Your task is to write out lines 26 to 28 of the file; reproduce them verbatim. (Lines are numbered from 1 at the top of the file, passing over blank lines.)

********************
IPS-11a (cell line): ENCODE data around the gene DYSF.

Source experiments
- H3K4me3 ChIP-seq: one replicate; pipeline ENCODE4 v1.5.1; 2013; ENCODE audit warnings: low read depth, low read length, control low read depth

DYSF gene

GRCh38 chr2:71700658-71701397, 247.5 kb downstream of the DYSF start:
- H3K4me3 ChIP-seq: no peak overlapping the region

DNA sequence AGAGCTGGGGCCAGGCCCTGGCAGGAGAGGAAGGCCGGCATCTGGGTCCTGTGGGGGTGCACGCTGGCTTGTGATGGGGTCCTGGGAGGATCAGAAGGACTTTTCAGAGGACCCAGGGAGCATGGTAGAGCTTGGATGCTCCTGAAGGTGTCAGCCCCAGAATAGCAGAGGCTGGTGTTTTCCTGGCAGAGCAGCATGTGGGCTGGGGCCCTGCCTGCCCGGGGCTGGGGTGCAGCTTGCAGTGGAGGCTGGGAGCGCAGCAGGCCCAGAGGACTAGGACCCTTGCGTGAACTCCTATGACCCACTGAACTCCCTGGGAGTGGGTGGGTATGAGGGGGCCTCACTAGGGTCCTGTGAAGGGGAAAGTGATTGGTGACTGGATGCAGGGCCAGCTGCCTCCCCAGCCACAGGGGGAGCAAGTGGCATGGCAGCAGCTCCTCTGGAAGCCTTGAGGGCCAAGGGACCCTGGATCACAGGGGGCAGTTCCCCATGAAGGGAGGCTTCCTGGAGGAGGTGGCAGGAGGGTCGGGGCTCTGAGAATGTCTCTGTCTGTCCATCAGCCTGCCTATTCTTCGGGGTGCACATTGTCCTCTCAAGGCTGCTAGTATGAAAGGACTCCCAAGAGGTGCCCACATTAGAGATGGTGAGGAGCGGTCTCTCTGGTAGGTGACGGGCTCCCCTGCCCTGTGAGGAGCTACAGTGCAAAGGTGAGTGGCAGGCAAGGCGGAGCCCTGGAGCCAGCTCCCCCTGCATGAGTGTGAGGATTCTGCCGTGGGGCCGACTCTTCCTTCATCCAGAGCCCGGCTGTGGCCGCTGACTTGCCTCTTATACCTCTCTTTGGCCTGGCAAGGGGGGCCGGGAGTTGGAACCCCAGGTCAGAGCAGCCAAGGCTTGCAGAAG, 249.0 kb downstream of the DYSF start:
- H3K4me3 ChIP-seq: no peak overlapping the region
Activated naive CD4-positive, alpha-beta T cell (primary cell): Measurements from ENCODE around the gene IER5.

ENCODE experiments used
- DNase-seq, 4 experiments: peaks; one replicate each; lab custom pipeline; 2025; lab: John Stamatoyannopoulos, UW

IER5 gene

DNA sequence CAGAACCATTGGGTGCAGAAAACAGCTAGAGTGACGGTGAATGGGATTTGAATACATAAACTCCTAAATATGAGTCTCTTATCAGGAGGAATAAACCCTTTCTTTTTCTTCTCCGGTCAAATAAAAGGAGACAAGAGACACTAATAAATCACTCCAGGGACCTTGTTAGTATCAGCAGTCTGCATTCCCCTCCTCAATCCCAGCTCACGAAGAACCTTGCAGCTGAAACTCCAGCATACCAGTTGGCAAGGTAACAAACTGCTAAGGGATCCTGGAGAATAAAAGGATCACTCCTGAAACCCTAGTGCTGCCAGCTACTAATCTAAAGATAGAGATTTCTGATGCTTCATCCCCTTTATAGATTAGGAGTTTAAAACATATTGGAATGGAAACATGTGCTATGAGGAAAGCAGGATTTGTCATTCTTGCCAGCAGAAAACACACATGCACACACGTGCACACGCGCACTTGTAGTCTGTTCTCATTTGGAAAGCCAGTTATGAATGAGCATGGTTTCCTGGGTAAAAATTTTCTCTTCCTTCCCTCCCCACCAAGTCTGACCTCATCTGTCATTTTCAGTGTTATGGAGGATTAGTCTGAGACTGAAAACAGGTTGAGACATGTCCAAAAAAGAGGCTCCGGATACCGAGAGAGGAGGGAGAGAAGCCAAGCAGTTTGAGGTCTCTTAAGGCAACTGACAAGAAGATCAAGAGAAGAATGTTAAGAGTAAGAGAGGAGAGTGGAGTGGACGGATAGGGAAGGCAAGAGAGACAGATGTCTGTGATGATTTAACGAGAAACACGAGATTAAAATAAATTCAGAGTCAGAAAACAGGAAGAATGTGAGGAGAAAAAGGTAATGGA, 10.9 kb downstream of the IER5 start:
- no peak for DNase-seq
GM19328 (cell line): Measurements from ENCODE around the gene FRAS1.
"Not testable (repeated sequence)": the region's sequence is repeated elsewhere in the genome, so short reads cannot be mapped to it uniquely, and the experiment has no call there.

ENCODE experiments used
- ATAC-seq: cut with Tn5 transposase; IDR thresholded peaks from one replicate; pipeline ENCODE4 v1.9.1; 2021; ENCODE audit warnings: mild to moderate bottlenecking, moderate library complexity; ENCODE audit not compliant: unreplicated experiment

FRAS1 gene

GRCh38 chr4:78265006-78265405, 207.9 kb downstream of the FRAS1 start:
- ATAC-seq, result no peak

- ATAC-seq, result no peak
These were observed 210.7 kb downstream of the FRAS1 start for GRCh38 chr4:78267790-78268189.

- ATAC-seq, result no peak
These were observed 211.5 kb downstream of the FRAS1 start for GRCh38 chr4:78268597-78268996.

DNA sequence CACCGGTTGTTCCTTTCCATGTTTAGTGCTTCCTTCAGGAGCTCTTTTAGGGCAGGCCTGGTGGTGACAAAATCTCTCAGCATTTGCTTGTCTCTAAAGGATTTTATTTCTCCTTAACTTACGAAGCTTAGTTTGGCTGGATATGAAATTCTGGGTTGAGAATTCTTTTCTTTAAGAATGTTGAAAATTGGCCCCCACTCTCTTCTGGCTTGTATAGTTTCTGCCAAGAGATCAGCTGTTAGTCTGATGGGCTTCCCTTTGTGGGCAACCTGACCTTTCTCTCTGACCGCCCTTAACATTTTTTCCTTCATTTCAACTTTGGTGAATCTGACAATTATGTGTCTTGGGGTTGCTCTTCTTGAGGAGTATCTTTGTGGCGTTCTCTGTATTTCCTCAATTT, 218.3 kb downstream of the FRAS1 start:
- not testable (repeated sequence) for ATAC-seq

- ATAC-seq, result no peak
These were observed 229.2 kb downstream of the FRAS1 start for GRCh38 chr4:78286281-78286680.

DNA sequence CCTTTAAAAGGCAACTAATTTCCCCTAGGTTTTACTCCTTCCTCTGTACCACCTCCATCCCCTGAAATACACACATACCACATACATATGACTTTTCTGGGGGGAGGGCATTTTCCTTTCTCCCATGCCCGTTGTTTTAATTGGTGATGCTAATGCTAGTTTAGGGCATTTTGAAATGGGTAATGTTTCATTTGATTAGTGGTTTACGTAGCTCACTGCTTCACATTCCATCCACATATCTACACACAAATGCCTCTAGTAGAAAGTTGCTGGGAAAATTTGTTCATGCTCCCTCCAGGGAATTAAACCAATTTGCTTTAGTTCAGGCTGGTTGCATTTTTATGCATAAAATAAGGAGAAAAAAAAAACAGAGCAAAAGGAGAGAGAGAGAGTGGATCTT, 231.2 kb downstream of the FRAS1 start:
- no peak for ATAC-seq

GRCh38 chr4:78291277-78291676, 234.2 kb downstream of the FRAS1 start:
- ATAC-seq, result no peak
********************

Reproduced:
DNA sequence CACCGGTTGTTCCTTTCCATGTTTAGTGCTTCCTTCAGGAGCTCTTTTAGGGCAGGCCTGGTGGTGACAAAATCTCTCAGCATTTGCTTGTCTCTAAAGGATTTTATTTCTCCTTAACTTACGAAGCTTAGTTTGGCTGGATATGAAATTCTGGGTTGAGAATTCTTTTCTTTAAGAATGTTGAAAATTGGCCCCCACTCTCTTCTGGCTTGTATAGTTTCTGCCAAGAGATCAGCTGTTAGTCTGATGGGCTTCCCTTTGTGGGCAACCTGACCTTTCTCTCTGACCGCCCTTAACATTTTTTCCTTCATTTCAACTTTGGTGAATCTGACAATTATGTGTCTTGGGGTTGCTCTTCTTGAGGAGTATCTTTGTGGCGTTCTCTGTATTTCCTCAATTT, 218.3 kb downstream of the FRAS1 start:
- not testable (repeated sequence) for ATAC-seq

- ATAC-seq, result no peak